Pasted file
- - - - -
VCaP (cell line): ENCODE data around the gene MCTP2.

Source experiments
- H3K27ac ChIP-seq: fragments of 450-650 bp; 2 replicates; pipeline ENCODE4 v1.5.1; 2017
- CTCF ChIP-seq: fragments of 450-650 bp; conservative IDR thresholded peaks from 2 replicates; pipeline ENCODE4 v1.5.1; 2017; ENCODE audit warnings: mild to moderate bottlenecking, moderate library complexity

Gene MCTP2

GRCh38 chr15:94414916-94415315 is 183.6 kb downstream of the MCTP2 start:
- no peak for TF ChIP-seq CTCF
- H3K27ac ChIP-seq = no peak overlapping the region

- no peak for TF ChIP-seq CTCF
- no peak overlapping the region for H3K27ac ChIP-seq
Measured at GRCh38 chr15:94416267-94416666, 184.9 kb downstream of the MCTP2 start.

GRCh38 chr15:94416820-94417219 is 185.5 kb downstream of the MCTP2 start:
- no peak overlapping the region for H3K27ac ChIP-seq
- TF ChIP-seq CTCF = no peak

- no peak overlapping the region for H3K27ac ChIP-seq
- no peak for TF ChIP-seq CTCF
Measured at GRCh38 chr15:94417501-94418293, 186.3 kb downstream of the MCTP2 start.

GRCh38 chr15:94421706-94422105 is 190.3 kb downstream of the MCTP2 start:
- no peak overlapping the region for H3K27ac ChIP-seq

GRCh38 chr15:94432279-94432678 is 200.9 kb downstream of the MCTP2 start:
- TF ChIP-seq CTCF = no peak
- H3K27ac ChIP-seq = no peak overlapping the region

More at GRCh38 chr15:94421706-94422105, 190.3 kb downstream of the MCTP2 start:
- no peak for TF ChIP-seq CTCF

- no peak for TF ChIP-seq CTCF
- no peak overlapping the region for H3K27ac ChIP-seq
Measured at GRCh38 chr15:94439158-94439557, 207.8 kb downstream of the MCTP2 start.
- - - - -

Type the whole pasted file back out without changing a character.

VCaP (cell line): ENCODE data around the gene MCTP2.

Source experiments
- H3K27ac ChIP-seq: fragments of 450-650 bp; 2 replicates; pipeline ENCODE4 v1.5.1; 2017
- CTCF ChIP-seq: fragments of 450-650 bp; conservative IDR thresholded peaks from 2 replicates; pipeline ENCODE4 v1.5.1; 2017; ENCODE audit warnings: mild to moderate bottlenecking, moderate library complexity

Gene MCTP2

GRCh38 chr15:94414916-94415315 is 183.6 kb downstream of the MCTP2 start:
- no peak for TF ChIP-seq CTCF
- H3K27ac ChIP-seq = no peak overlapping the region

- no peak for TF ChIP-seq CTCF
- no peak overlapping the region for H3K27ac ChIP-seq
Measured at GRCh38 chr15:94416267-94416666, 184.9 kb downstream of the MCTP2 start.

GRCh38 chr15:94416820-94417219 is 185.5 kb downstream of the MCTP2 start:
- no peak overlapping the region for H3K27ac ChIP-seq
- TF ChIP-seq CTCF = no peak

- no peak overlapping the region for H3K27ac ChIP-seq
- no peak for TF ChIP-seq CTCF
Measured at GRCh38 chr15:94417501-94418293, 186.3 kb downstream of the MCTP2 start.

GRCh38 chr15:94421706-94422105 is 190.3 kb downstream of the MCTP2 start:
- no peak overlapping the region for H3K27ac ChIP-seq

GRCh38 chr15:94432279-94432678 is 200.9 kb downstream of the MCTP2 start:
- TF ChIP-seq CTCF = no peak
- H3K27ac ChIP-seq = no peak overlapping the region

More at GRCh38 chr15:94421706-94422105, 190.3 kb downstream of the MCTP2 start:
- no peak for TF ChIP-seq CTCF

- no peak for TF ChIP-seq CTCF
- no peak overlapping the region for H3K27ac ChIP-seq
Measured at GRCh38 chr15:94439158-94439557, 207.8 kb downstream of the MCTP2 start.